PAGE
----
Wednesday 12th October 2011
PART One of Virgulle’s Vestral is available as one single entry here. It’s not exactly Kindle, but some readers might find it more to their liking than the episodic form.
What follows is both exegesis and synopsis, setting the Vestral in a literary context. Reference is made to a few incidents in the narrative. It therefore contains what are now called ‘spoilers’ and those thinking of reading the tale from the beginning are advised to look away quickly.
Notes from the writer
First published on 26th October 1726, it has been described as a Menippean satire, a children’s book and proto-science fiction. The book in question – originally entitled Travels into Several Remote Nations of the World, in Four Parts. By Lemuel Gulliver, First a Surgeon, and then a Captain of Several Ships – has never been out of print. The 1996 television version won five Emmy awards. We’ve all heard of Yahoo.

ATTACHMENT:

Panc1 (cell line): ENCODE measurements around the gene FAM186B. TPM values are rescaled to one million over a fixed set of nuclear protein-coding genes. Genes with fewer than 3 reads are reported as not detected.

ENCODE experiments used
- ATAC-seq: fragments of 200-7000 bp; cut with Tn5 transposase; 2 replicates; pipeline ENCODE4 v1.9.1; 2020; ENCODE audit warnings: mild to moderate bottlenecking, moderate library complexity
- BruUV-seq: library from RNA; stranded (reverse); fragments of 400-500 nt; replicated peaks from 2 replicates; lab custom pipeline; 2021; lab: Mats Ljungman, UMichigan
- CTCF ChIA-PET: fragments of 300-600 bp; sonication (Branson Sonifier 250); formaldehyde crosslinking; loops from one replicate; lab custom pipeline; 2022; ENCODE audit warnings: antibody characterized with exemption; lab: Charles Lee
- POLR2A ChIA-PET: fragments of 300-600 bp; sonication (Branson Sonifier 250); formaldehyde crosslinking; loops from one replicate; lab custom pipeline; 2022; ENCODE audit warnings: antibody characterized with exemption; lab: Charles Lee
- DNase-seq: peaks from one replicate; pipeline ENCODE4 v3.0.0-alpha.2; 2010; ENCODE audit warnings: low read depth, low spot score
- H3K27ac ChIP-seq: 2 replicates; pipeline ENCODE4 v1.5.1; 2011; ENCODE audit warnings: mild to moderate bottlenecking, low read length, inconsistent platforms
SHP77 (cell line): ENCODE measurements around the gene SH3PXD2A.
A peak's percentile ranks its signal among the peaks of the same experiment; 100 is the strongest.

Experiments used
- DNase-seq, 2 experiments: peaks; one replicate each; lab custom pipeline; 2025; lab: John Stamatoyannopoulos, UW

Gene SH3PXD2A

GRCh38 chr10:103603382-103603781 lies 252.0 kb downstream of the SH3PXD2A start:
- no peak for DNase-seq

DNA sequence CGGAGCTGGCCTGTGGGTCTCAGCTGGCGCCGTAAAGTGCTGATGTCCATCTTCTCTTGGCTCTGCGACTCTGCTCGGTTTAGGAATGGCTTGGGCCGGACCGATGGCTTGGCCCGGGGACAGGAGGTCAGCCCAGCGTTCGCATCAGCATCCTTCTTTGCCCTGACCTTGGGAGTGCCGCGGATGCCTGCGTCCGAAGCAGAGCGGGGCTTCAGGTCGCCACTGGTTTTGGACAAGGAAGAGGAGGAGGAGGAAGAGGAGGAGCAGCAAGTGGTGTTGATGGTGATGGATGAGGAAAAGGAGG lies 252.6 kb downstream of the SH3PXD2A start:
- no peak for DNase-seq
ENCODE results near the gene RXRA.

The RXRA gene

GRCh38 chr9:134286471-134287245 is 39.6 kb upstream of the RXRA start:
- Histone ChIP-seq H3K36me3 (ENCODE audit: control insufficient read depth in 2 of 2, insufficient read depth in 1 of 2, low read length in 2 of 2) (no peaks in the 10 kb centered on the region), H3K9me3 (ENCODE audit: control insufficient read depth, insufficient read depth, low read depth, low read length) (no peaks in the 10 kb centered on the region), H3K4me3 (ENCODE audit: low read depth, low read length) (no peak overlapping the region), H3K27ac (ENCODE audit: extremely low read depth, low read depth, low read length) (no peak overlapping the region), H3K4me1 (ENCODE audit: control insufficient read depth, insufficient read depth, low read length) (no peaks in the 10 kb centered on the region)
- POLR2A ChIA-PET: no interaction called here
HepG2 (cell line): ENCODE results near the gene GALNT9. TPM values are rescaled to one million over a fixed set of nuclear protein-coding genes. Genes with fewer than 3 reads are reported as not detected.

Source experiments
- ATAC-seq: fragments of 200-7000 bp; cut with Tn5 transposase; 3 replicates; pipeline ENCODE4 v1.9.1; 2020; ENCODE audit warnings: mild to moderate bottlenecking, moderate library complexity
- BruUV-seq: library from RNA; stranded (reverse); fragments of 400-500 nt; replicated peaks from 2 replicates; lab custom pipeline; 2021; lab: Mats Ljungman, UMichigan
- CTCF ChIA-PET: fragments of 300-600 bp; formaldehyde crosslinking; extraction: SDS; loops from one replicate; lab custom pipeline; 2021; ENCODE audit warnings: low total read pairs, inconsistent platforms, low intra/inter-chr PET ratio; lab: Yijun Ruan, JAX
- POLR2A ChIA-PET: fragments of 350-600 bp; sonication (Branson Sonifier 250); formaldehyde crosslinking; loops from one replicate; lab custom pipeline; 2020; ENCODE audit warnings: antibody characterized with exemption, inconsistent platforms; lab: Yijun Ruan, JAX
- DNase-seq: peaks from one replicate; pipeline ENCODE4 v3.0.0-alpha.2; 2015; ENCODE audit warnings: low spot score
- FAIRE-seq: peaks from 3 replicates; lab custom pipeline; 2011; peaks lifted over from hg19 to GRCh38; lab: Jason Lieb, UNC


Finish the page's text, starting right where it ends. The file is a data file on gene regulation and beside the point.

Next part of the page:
Virgulle’s Vestral draws on Swift, without wishing to parody the parodist. As the anagrammatic title implies, it is a re-arrangement, an up-turning. Instead of being shipwrecked elsewhere, the good doctor arrives here. The presence of ‘giants’ is (initially at least) assumed through observation, rather than direct visibility: the helicopter drones and pylon perimeter fence.
The playing with language is a Marcus thing. It was bound to happen.
Other anagrams are sprinkled throughout – Rheta, Height of Lirpa, Timer Halmot, and so on – but are mostly used when referring to Virgulle’s own world.
The giants, I decided, had to keep the names first given them: Papa Ratsy, Guvver Munt and pals. They’re too deliciously right, although, technically, the Vestral’s author would know the correct spellings by the time it is written.
Virgulle has been seized by the giants’ henchmen. The Vestral will be continued in November.